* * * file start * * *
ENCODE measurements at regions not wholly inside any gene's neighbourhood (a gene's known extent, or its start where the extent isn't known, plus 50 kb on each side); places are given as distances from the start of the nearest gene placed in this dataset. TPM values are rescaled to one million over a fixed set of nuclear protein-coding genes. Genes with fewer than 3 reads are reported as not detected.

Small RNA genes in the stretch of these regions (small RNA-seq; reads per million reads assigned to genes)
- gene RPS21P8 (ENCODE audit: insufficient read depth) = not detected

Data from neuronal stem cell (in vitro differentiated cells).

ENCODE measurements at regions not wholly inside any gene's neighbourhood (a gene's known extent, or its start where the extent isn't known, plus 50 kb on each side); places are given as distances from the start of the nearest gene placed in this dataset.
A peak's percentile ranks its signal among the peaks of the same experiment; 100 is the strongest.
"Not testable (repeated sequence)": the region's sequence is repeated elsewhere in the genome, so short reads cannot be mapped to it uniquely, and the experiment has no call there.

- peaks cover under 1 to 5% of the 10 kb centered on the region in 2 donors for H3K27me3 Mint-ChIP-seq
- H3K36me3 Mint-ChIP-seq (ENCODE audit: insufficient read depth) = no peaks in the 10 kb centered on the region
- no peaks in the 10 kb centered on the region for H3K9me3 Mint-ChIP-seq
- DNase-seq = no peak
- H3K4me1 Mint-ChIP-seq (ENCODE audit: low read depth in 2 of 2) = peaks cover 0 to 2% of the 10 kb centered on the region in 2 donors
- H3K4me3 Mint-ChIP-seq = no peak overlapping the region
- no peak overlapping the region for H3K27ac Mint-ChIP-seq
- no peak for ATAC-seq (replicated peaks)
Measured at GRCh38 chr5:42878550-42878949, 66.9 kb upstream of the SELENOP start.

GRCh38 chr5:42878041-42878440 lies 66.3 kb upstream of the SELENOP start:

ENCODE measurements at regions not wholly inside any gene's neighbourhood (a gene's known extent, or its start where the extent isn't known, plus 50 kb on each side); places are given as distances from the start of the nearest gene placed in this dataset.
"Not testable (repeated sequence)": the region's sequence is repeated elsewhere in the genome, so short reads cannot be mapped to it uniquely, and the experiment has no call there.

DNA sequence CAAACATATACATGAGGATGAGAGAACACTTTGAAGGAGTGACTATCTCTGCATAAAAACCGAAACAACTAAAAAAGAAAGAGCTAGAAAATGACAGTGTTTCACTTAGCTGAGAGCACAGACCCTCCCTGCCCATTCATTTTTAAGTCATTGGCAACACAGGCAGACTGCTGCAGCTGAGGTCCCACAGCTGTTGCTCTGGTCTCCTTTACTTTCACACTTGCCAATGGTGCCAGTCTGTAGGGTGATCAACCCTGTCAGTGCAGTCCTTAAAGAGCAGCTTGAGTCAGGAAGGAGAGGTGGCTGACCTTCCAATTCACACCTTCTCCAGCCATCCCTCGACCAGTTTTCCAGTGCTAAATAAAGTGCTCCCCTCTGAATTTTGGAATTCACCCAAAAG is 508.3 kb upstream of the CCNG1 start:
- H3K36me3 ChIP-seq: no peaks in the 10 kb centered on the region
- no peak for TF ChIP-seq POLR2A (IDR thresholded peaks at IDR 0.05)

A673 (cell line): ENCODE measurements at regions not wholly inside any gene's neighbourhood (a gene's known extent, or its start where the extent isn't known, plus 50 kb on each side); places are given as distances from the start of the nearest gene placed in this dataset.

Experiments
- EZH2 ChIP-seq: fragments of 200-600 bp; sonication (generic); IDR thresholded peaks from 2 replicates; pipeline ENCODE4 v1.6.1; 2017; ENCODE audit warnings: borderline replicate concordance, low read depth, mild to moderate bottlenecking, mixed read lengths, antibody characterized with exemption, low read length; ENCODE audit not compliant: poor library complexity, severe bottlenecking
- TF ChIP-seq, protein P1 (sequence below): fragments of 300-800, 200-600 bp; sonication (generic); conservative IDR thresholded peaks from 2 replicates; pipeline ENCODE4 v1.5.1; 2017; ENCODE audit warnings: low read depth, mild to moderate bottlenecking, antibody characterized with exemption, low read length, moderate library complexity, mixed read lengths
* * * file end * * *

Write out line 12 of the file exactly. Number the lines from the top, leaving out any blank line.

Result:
- H3K4me1 Mint-ChIP-seq (ENCODE audit: low read depth in 2 of 2) = peaks cover 0 to 2% of the 10 kb centered on the region in 2 donors